The physics department focuses on undergraduate physics education. Courses are offered at all levels for physics majors, science majors in other disciplines, and non-science majors. The mission of this department is twofold: to open students' minds to the power, beauty, and utility of the physical sciences, and to help students hone their quantitative and problem-solving abilities. These attributes are important for many areas of endeavor and can lead to graduate study, a wide variety of careers, and professional programs. In addition to graduate programs in physics, our students have entered health professions, including medicine, dentistry and pharmacy; engineering, including electrical and mechanical; law; computer science; mathematics; astronomy; meteorology; biophysics; business; military; education; and other fields.
- Major in physics, analytic track. Greatest depth of physics. Good for graduate school.
- Major in physics, applied science track. Combines physics with other science and math disciplines. Good for graduate school.
- Major in physics, general track. Combines physics with non-science courses. Good for students with multiple interests.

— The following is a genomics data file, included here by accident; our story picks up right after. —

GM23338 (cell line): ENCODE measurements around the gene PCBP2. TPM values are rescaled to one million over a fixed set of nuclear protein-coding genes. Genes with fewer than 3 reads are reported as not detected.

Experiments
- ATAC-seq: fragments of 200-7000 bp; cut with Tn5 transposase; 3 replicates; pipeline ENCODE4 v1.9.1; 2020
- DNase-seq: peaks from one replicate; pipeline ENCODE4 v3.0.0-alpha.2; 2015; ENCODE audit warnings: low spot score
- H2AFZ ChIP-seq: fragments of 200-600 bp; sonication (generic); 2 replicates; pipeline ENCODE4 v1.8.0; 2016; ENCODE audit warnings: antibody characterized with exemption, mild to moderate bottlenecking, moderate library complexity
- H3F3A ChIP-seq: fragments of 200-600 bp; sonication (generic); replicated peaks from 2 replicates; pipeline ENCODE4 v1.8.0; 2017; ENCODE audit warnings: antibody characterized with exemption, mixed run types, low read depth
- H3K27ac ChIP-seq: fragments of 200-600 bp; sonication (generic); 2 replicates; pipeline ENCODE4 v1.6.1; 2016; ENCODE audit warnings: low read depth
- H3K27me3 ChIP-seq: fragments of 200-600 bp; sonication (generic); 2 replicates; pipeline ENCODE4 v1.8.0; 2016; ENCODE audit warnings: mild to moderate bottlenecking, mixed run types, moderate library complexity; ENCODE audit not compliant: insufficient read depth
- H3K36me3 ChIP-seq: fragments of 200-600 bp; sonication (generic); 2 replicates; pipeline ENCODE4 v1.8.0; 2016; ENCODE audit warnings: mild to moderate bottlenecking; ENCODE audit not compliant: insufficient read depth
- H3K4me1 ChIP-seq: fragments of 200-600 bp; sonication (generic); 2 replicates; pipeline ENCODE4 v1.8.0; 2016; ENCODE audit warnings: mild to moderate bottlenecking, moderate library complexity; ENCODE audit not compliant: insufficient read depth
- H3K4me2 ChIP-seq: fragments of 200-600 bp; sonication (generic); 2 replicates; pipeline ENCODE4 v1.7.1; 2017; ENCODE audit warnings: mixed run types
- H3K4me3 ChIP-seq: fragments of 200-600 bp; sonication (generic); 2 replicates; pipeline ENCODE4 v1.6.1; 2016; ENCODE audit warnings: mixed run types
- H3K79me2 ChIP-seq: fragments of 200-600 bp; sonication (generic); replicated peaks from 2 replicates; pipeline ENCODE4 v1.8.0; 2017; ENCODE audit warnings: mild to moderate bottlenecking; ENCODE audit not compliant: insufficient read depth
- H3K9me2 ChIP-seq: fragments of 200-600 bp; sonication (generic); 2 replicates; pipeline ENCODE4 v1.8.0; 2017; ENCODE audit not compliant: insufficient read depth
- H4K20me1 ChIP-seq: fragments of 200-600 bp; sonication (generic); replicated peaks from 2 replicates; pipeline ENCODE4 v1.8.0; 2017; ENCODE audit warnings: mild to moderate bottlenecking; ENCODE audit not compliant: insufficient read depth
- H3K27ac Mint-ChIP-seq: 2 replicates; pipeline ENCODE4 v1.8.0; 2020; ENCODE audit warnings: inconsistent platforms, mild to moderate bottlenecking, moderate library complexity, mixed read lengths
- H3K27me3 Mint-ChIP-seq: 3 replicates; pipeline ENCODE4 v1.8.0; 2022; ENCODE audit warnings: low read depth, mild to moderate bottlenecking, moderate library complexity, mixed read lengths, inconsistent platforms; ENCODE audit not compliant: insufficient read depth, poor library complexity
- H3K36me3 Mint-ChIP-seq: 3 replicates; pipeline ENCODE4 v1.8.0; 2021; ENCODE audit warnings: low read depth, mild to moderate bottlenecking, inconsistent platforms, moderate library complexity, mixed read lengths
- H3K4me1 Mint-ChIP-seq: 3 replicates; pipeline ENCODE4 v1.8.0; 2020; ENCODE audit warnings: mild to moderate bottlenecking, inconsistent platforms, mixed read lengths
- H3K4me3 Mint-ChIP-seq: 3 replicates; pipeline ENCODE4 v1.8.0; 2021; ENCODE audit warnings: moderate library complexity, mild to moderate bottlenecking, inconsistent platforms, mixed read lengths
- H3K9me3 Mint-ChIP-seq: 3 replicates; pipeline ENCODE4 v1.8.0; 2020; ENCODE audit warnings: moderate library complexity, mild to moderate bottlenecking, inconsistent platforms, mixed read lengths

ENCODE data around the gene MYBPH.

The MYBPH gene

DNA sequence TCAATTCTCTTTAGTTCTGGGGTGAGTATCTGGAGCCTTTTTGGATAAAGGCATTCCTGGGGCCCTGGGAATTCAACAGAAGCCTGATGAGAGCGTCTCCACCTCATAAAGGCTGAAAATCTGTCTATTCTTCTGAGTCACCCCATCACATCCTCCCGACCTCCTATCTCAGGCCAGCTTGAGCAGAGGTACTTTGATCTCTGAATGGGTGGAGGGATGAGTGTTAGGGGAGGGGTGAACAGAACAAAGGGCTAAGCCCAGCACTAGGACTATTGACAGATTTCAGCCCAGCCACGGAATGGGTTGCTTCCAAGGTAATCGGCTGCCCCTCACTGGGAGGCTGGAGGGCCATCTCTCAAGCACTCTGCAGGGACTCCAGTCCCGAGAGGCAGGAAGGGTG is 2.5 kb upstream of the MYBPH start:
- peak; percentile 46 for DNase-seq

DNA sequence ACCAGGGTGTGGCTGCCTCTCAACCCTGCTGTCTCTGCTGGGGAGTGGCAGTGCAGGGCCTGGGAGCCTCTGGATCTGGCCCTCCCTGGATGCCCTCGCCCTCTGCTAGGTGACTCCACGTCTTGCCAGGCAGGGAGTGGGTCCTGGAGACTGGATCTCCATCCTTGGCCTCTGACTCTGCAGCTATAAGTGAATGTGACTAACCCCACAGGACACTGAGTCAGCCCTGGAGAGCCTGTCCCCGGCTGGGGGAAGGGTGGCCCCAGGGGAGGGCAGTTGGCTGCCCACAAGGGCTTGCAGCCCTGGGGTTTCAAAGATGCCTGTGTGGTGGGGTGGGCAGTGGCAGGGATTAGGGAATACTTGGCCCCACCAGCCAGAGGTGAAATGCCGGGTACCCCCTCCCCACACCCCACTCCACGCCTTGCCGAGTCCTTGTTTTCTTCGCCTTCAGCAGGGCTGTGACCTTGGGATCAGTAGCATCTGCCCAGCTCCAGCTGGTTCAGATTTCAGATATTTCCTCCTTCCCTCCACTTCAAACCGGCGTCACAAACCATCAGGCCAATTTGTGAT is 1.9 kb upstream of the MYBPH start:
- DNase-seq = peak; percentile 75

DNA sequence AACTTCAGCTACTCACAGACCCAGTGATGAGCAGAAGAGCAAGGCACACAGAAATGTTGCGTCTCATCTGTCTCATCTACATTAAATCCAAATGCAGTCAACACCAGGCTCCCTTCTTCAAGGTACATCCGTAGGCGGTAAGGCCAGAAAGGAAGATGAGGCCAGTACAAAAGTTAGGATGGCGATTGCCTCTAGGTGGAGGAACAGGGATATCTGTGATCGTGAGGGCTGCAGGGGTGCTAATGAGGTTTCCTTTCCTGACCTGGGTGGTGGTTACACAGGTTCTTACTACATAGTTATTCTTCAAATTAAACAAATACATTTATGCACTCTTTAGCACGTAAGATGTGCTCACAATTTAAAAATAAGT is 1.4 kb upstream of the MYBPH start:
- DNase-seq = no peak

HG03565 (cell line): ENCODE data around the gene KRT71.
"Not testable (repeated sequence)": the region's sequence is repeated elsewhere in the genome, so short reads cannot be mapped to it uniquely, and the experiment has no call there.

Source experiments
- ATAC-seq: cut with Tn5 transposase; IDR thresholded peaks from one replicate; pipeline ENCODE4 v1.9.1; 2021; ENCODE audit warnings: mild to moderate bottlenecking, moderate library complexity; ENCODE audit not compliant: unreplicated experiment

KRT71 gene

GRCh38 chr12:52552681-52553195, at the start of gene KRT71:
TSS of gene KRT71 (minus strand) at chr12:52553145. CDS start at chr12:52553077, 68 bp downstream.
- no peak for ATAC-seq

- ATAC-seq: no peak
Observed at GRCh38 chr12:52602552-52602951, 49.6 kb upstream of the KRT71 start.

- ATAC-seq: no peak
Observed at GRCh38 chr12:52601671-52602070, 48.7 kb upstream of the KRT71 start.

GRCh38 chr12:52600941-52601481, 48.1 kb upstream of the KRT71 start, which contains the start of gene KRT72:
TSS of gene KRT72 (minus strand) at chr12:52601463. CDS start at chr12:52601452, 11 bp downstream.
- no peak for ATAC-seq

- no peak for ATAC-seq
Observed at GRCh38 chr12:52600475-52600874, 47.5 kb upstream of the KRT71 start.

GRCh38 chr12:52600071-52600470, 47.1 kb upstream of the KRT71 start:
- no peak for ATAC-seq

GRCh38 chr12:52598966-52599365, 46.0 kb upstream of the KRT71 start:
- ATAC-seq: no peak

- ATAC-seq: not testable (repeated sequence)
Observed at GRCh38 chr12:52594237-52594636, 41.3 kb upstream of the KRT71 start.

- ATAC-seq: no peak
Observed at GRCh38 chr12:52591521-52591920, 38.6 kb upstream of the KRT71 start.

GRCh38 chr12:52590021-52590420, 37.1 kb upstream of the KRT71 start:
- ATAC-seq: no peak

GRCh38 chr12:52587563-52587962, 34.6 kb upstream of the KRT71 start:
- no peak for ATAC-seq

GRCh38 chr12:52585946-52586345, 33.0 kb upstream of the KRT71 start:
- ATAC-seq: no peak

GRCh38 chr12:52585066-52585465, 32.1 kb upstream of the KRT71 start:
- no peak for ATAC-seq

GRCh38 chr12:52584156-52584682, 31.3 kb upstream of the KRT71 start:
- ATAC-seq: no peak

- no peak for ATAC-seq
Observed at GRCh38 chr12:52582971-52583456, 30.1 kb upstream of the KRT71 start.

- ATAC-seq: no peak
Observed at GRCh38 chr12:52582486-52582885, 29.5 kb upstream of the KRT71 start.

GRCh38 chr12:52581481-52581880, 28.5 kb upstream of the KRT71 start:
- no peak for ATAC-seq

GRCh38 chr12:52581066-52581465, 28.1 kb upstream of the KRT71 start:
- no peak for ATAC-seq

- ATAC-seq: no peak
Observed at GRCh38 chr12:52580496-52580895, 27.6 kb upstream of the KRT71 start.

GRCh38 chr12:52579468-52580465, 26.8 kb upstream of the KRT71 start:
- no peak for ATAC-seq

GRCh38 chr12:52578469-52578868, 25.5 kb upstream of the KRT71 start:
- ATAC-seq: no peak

- Major in physics followed by 3-2 program at Columbia University. Good for students interested in engineering.
- Major in physics and biology (interdisciplinary program).
- Minor in physics.
- Minor in biomedical physics.
Students are encouraged to explore scientific research and employment opportunities throughout the summer and academic year. The Hauber Fellowship provides stipends and discounted housing to students who wish to pursue summer research at Loyola. This award is available to first-year, sophomore, and junior students. Members of the Loyola faculty have research programs in biological physics, laser spectroscopy, surface physics, computational physics, nuclear physics, solar physics, and the history and philosophy of science. Additionally, there are summer research programs offered at many institutions throughout the United States.